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Friday
20
APR

Decolonial Gestures: A Study on Quechua-Spanish Bilingualism

12:00
13:00

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Decolonial Gestures: A Photovoice Study on Quechua-Spanish Bilingualism
A talk by Yuliana Kenfield (UNM LLSS)

Location: HUM 134
Interpreter provided upon request

This study employed a participatory method, photovoice, to explore Quechua-Spanish bilingual practices and ideologies of college students in Cusco, and promote critical dialogues to challenge ideologies that have held back the maintenance/revitalization of the Quechua language in higher education. University policies in Cusco promote inclusion of indigenous knowledge and practices, yet bilingual Spanish-Quechua practices on campuses have remained largely symbolic.
Photovoice is a visual method developed by Wang and Burris in 1994 wherein community members being studied are active participants in the research. For six months, this investigator and community participants collaborated. Drawing from decolonial and poststructuralist perspectives on language ideologies. I particularly, used the concepts of chi’xi (decolonial gesture) presented by Rivera Cusicanqui (2017) and the analytics of decoloniality (Maldonado-Torres, 2016) to analyze how bilingual Quechua-Spanish ideologies and practices are learned, unlearned, and enacted.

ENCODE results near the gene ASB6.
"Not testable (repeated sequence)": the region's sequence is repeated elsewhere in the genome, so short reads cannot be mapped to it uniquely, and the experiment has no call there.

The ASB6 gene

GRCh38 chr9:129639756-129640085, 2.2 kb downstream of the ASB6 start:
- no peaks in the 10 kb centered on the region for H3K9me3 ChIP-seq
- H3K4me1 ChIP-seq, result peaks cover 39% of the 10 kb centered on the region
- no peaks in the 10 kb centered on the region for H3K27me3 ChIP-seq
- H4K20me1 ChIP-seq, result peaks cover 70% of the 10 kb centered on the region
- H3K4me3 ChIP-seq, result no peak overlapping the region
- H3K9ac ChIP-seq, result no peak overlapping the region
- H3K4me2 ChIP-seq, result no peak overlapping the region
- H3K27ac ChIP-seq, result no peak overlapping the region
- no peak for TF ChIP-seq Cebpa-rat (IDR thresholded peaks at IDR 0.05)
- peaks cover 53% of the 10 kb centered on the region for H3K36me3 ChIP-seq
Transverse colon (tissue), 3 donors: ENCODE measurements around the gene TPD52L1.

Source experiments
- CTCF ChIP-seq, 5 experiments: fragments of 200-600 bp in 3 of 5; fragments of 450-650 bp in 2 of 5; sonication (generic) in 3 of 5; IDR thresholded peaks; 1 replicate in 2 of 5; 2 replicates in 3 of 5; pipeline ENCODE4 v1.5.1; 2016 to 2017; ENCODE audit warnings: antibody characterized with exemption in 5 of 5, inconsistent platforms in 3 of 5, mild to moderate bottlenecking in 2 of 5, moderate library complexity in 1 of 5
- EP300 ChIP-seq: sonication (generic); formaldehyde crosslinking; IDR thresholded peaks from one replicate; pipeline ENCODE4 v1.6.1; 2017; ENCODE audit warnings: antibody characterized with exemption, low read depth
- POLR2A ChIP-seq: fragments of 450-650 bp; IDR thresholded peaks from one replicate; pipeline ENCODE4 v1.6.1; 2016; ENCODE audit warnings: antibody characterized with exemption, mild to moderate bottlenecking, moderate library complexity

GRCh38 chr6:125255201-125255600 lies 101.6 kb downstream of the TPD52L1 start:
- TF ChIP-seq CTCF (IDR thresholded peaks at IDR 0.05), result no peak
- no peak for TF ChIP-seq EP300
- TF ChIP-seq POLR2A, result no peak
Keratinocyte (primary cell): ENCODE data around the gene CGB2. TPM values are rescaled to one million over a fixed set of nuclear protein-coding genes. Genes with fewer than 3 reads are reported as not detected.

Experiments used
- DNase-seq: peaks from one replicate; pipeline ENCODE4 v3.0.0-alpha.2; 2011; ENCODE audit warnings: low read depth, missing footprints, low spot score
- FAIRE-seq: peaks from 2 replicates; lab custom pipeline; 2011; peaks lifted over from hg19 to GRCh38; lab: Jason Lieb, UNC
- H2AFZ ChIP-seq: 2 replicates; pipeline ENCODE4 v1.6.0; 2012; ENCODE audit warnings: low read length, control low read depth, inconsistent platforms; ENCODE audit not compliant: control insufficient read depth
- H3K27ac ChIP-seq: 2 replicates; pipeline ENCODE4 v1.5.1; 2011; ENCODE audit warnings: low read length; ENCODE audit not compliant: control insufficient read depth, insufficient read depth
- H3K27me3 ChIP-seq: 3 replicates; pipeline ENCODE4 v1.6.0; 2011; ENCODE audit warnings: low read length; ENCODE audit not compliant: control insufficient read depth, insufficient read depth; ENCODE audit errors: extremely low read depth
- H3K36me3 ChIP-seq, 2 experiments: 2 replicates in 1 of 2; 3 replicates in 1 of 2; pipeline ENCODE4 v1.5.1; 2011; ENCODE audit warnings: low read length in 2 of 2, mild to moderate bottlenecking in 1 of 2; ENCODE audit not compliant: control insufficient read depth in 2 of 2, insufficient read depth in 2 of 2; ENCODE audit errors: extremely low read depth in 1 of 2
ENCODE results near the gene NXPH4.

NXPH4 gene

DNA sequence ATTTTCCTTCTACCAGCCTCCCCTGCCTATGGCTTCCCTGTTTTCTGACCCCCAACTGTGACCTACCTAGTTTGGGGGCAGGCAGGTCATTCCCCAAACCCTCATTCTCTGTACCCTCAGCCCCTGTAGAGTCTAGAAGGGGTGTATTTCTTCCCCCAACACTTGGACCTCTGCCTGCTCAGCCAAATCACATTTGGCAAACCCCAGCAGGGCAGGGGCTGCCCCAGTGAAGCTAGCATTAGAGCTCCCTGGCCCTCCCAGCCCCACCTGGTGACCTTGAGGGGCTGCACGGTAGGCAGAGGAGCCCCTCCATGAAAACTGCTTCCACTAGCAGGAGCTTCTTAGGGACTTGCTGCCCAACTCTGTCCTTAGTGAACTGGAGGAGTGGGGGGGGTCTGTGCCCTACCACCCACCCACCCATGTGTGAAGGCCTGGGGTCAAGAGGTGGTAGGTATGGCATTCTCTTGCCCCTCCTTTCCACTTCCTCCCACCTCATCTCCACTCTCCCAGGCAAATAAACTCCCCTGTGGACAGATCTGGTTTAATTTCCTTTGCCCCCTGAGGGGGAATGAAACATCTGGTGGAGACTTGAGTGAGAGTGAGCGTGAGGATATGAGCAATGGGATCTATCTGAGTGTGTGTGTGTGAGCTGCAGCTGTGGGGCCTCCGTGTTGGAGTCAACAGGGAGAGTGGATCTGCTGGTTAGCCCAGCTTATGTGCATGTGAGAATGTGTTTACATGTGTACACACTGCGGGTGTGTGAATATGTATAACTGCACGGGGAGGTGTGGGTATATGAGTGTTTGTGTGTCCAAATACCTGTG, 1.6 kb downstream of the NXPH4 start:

I found that participants contributed to community critical awareness of Quechua-Spanish bilingual ideologies in Cusco when presenting their visual metaphors during photo exhibitions .Students not only shared their experiences as bilingual students facing barriers to maintaining their Quechua language, but shared their proposals (based in their unlearned, relearned, and learned ideologies) for helping their university create more opportunities for using Quechua in college. Their proposals included, at both individual and community levels, framing policies and building partnerships with organizations within in the university.
Further, the implementation of this participatory approach gave greater decision-making power to the college students about their Quechua-Spanish intercultural practices and recognized their saberes-haceres “experiential knowledges” which reconfigured the photovoice study process.